Essay: Common Misconception of Mental Illness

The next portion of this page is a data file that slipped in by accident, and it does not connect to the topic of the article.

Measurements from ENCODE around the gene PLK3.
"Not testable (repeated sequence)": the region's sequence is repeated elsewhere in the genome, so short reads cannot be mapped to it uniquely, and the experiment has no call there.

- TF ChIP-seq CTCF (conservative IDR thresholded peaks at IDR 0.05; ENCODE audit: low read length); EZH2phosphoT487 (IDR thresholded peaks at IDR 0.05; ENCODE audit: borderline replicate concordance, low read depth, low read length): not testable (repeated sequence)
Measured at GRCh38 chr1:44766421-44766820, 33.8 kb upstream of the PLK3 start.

Essay: Common Misconception of Mental Illness Essay: Common Misconception of Mental Illness ORDER NOW FOR CUSTOMIZED AND ORIGINAL NURSING PAPERS Unformatted Attachment Preview Bachelor of Commerce Programme Organizational Behaviour Dr Jan P Bosman, Ph.D The Da Vinci Institute for Technology Management (Pty) Ltd Registered with the Department of Education as a private higher education institution under the Higher Education Act, 1997. Registration No. 2004/ HE07/003 THE DA VINCI INSTITUTE THE DA VINCI INSTITUTE BACHELORS OF COMMERCE NQF LEVEL 6 ORGANISATIONAL BEHAVIOUR Leadership Power and Influence The Da Vinci Institute for Technology Management (Pty) Ltd Registered with the Department of Education as a private higher education institution under the Higher Education Act, 1997. Registration No. 2004/HE07/003 DMC PROCESS DESIGN Leadership Power and Influence Your Leadership Challenge After reading this chapter, you should be able to: 1. Use power and politics to help accomplish important organizational goals. 2. Practice aspects of charismatic leadership by pursuing a vision or idea that you care deeply about and want to share with others. 3. Apply the concepts that distinguish transformational from transactional leadership. 4. Use coalitional leadership to build alliances that can help you achieve important goals for the organization. 5. Identify types and sources of power in organizations and know how to increase power through political activity. 6. Describe structural, human resource, political, and symbolic frames of reference and identify your dominant leadership frame. 7. Use the influence tactics of rational persuasion, friendliness, reciprocity, developing allies, direct appeal, and scarcity. 4 | MANAGERIAL LEADERSHIP ODYSSEY | THE DA VINCI INSTITUTE THE DA VINCI INSTITUTE Chapter Outline Three Kinds of Influential Leadership Power, Influence, and Leadership Sources of Leader Power Increasing Power Through Political Activity Ethical Considerations in Using Power and Politics In the Lead Jim Goetz, ServiceMaster Steve Jobs, Apple Sheila Bair, Federal Deposit Insurance Corporation Paul Wolfowitz, World Bank Leader’s Self-Insight Transformational Leadership Have You Got Charisma? Your Leadership Orientation Leader’s Bookshelf Influencer: The Power to Change Anything Leadership at Work Circle of Influence Leadership Development: Cases for Analysis The Unhealthy Hospital Waite Pharmaceuticals DA VINCI INSTITUTE | MANAGERIAL LEADERSHIP ODYSSEY | 5 DMC PROCESS DESIGN How did a poor African-American girl growing up with a single mom in inner-city Chicago turn into one of the most recognized names in financial services? Intelligence, hard work, integrity, and a strong work ethic are part of the answer. But what has really helped Mellody Hobson not only survive but thrive in the white male–dominated world of investing is her political skill. Hobson, who is today president of mutual fund company Ariel Investments, started at Ariel as a student intern and joined full time after college graduation. She immediately started networking, making friends and supporters that she’s kept to this day. Hobson hangs out with celebrities like George Lucas and Ciara, enjoys talking with teachers and school children on Chicago’s South Side, counts Warren Buffett, Dick Parsons, and Jamie Dimon among her friends, sits on the boards of Estée Lauder, Starbucks, and the Chicago Public Library, has hosted fundraisers for Barack Obama since his first Senate campaign, worked with Richard Daley to improve Chicago public schools, and loves mingling with Formula One race fans, where she cheers on Lewis Hamilton, the first black racer. “She finds a way to find a connection with virtually anyone,” says David Geffen, cofounder of Dreamworks, where Hobson also sits on the board. Hobson’s networking skill has helped her achieve what she wants for herself and for Ariel Investments. Even when she was a 25-year-old new employee, Hobson was able to influence Ariel founder John Rogers and board members regarding a critical strategic decision—to strengthen Ariel as a brand focused on value investing by separating it from the Calvert Group, which focused on social investing (the two firms were involved in a joint venture). Rogers says he was initially shocked by Hobson’s boldness, but Hobson used information, networking, and personal persuasion to convince him it was the right decision. “She went out and did a lot of heavy lifting and convinced our board and myself it was the right thing to do.”1 Mellody Hobson had little formal power as a young Ariel employee, but she already understood how to use politics and influence to get things done. Successful leaders like Hobson take the time to build relationships both inside and outside the organization and to talk informally about important projects and priorities. All leaders use power and influence to have an impact on their organizations. This chapter explores the topic of leadership power and influence in detail. The chapter opens with a consideration of three types of influential leadership. We next examine what we mean by the terms power and influence, consider different leader frames of reference that affect how leaders think about and use power, look at some sources and types of power, and outline ways leaders exercise power and influence through political activity. Finally, we briefly consider some ethical aspects of using power and influence. Three Kinds of Influential Leadership New leaders often think of leadership power as something granted by an organization through the leader’s position. However, leaders also have power that doesn’t depend on job authority, 6 | MANAGERIAL LEADERSHIP ODYSSEY | THE DA VINCI INSTITUTE and they influence people through a variety of means. Three types of influential leadership that rely on a leader’s personal characteristics and relationships rather than on a formal position of authority are transformational, charismatic, and coalitional leadership. Transformational Leadership Transformational leadership is characterized by the ability to bring about significant change in both followers and the organization. Transformational leaders have the ability to lead changes in an organization’s vision, strategy, and culture as well as promote innovation in products and technologies. One way to understand transformational leadership is to compare it to transactional leadership.2 The basis of transactional leadership is a transaction or exchange process between leaders and followers. The transactional leader recognizes followers’ needs and desires and then clarifies how those needs and desires will be satisfied in exchange for meeting specified objectives or performing certain duties. Thus, followers receive rewards for job performance, whereas leaders benefit from the completion of tasks. Transactional leaders focus on the present and excel at keeping the organization running smoothly and efficiently. They are good at traditional management functions such as planning and budgeting and generally focus on the impersonal aspects of job performance. Transactional leadership can be quite effective. However, because it involves a commitment to “follow the rules,” transactional leadership maintains stability within the organization rather than promoting change. Transactional skills are important for all leaders. However, in a world in which success often depends on continuous change, organizations also need transformational leadership.3 Rather than analyzing and controlling specific transactions with followers using rules, directions, and incentives, transformational leadership focuses on intangible qualities such as vision, shared values, and ideas in order to build relationships, give larger meaning to separate activities, and provide common ground to enlist followers in the change process. Transformational leadership is based on the personal values, beliefs, and qualities of the leader rather than on an exchange process between leaders and followers. Studies support the idea that transformational leadership has a positive impact on follower development, performance, and even organizational profitability.4 Moreover, transformational leadership skills can be learned and are not ingrained personality characteristics. Transformational leadership differs from transactional leadership in four significant areas.5 1. Essay: Common Misconception of Mental Illness. Transformational leadership develops followers into leaders. Instead of strictly controlling people, transformational leaders give followers greater freedom to control their own behavior. Transformational leadership rallies people around a mission and vision and defines the boundaries within which followers can operate to accomplish goals. The transDA VINCI INSTITUTE | MANAGERIAL LEADERSHIP ODYSSEY | 7 DMC PROCESS DESIGN formational leader arouses in followers an awareness of problems and issues and helps people look at things in new ways so that productive change can happen. 2. Transformational leadership elevates the concerns of followers from lower-level physical needs (such as for safety and security) to higher-level psychological needs (such as for self-esteem and self-actualization). Lower-level needs are met through adequate wages, safe working conditions, and other considerations, but the transformational leader also pays attention to each individual’s need for growth and development. Therefore, the leader sets examples and assigns tasks not only to meet immediate needs but also to elevate followers’ needs and abilities to a higher level and link them to the organization’s mission. Transformational leaders change followers so that they are empowered to change the organization. 3. Transformational leadership inspires followers to go beyond their own self-interests for the good of the group. Transformational leaders motivate people to do more than originally expected. They make followers aware of the importance of change goals and outcomes and, in turn, enable them to transcend their own immediate interests for the sake of the whole organization. 4. Transformational leadership paints a vision of a desired future state and communicates it in a way that makes the pain of change worth the effort.6 The most significant role of the transformational leader may be to find a vision for the organization that is significantly better than the old one and to enlist others in sharing the dream. It is the vision that launches people into action and provides the basis for the other aspects of transformational leadership we have just discussed. Change can happen only when people have a sense of purpose as well as a desirable picture of where the organization is going. Without vision, there can be no transformation. Effective leaders exhibit both transactional and transformational leadership patterns. They accentuate not only their abilities to build a vision and empower and energize others, but also the transactional skills of designing structures, control systems, and reward systems that can help people achieve the vision.7 Charismatic Leadership Charisma has been called “a fire that ignites followers’ energy and commitment, producing results above and beyond the call of duty.”8 Charismatic leaders have an emotional impact on people and inspire them to do more than they would normally do, despite obstacles and personal sacrifice. They may speak emotionally about putting themselves on the line for the sake of a cause and they are perceived as people who persist in spite of great odds against them. Charismatic leaders often emerge in troubled times, whether in society or in organiza8 | MANAGERIAL LEADERSHIP ODYSSEY | THE DA VINCI INSTITUTE tions, because a strong, inspiring personality can help to reduce stress and anxiety among followers. For example, Amr Khaled emerged as a young, charismatic Muslim religious leader in Egypt during the Mideast crisis of the early twenty-first century. Khaled’s sermons, delivered in an emotional, impassioned manner, touched people who were searching for a moderate approach to living as a good Muslim.9 Charismatic leadership and transformational leadership are not the same. Whereas transformational leadership seeks to increase follower engagement and empowerment, charismatic leadership typically instills both awe and submission in followers.10 Followers admire both charismatic and transformational leaders, want to identify with them, and have a high degree of trust in them. However, transformational leadership motivates people not just to follow the leader personally, but also to believe in the need for change and be willing to make sacrifices for the sake of the vision rather than just out of admiration for the leader. Charisma can be used for good or ill, but applied wisely and ethically, it can lift the entire organization’s level of energy and performance. Charismatic leaders can raise people’s consciousness about new possibilities and motivate them to transcend their own interests for the sake of the team, department, or organization. Although charisma itself cannot be learned, there are aspects of charismatic leadership that anyone can use. For one thing, charisma comes from pursuing activities that you have a true passion for.11 Charismatic leaders are engaging their emotions in everyday work life, which makes them energetic, enthusiastic, and attractive to others.Essay: Common Misconception of Mental Illness. Their passion for a mission inspires people to follow them and galvanizes people to action. Consider Martin Luther King, Jr., and his passion for the cause of equality. One organizational leader with this type of passion is Major Tony Burgess, the U.S. Army tactical officer attached on a full-time basis to Company C-2 at West Point. Burgess says he “fell in love with leading,” and his passion for commanding an Army company shows in his leadership.12 A number of studies have identified the unique qualities of charismatic leaders, documented the impact they have on followers, and described the behaviors that help them achieve remarkable results.13 Exhibit 12.1 compares distinguishing characteristics of charismatic and noncharismatic leaders.14 Charismatic leaders create an atmosphere of change and articulate an idealized vision of a better future. They have an ability to communicate complex ideas and goals in clear, compelling ways, so that people understand and identify with their message. Charismatic leaders also act in unconventional ways and use unconventional means to transcend the status quo and create change. The final quality shared by charismatic leaders is that their source of influence comes from personal characteristics rather than a formal position of authority. People admire, respect, and identify with the leader and want to be like him or her. Although charismatic leaders may be in formal positions of authority, charismatic leadership transcends formal organizational position because the leader’s influence is based on personal qualities rather than the DA VINCI INSTITUTE | MANAGERIAL LEADERSHIP ODYSSEY | 9 DMC PROCESS DESIGN power and authority granted by the organization. Essay: Common Misconception of Mental Illness. Coalitional Leadership Transformational and charismatic leadership both suggest it is the individual leader who acts as a catalyst for bringing about valuable change toward achieving a goal or vision. Yet in most cases, successful change results from a coalition of people rather than the efforts of a single leader. Coalitional leadership involves building a coalition of people who support the leader’s goals and can help influence others to implement the leader’s decisions and achieve the goals.15 Coalitional leaders observe and understand patterns of interaction and influence in the organization. They are skilled at developing relationships with a broad network of people and can adapt their behavior and approach to diverse people and situations. Coalitional leaders develop positive relationships both within and outside the organization, and they spend time learning others’ views and building mutually beneficial alliances. There are four steps for effective coalitional leadership:16 1. Coalitional leaders do lots of interviews. Leaders conduct informal interviews with people from all across the organization to gather information and get a clear sense of the challenges and opportunities they face. Asking open-ended questions and listening to others enables the leader to learn about the needs and goals of others, find out who believes in and supports the change, who might be opposed and why, and who has ideas, opinions, and expertise that can contribute to accomplishing the desired goals. In addition to interviews, leaders talk informally with people whenever they get a chance. Essay: Common Misconception of Mental Illness. Consider the following example from ServiceMaster. 2. Coalitional leaders visit customers and other stakeholders. Coalitional leaders also solicit the views and input of customers as well as other potentially influential stakeholders, such as board members, government agencies, creditors, or others. Jan Frank found that this was a big part of her job bringing change to California’s State Compensation Insurance Fund, which receives no taxpayer money but is treated as an arm of state government. When Frank took over in 2007, the agency was reeling from financial scandal, ethical violations, and a criminal investigation. In addition to talking with managers, employees, and board members about her plans and goals for repairing the agency’s credibility, Frank also met regularly with lawmakers and regulators to solicit their input regarding operations. She knew their support was crucial to implementing her plans and achieving what she wanted for the agency.18 3. Coalitional leaders develop a map of stakeholder buy-in. Leaders typically find that there are some people who strongly support their goals and plans, some who adamantly oppose them, and a large percentage who could swing either way. As illustrated in Exhibit 10 | MANAGERIAL LEADERSHIP ODYSSEY | THE DA VINCI INSTITUTE 12.2, in mapping the level of buy-in for any significant change, about 10 percent of people can typically be classified as advocates, those stakeholders inside and outside the organization who are strong supporters and will help lead the change effort. Another 10 percent might be partners, who support and encourage the change but will not actively lead it. Twenty percent are typically strongly opposed to the change. These resisters might even disrupt or sabotage change efforts. The remaining 60 percent are classified as observers because they have a neutral attitude toward the proposed ideas and changes.19 4. Coalitional leaders break down barriers and promote cross-silo cooperation. The final critical step in coalitional leadership is continually breaking down barriers and promoting cooperation and collaboration across departments, divisions, and levels. For example, when Colin Powell was U.S. Chairman of the Joint Chiefs of Staff, he regularly brought together the heads of the Army, Air Force, Navy, and Marines so they could understand one another’s viewpoints.20 Cross-enterprise understanding and cooperation is essential to achieving a larger vision. Power, Influence, and Leadership All leadership relies on the use of power to influence others and get things done.21 Power is often defined as the potential ability of one person to influence others to carry out orders22 or to do something they otherwise would not have done.23 Other definitions stress that power is the ability to achieve goals or outcomes that power holders desire.24 The achievement of desired outcomes is the basis of the definition used here. Power is the potential ability of one person in an organization to influence other people to bring about desired outcomes. It is the potential to influence others within the organization with the goal of attaining desired outcomes for power holders. Potential power is realized through the processes of politics and influence.25 Influence refers to the effect a person’s actions have on the attitudes, values, beliefs, … Purchase answer to see full attachment Get a 10 % discount on an order above $ 100 Use the following coupon code : NURSING10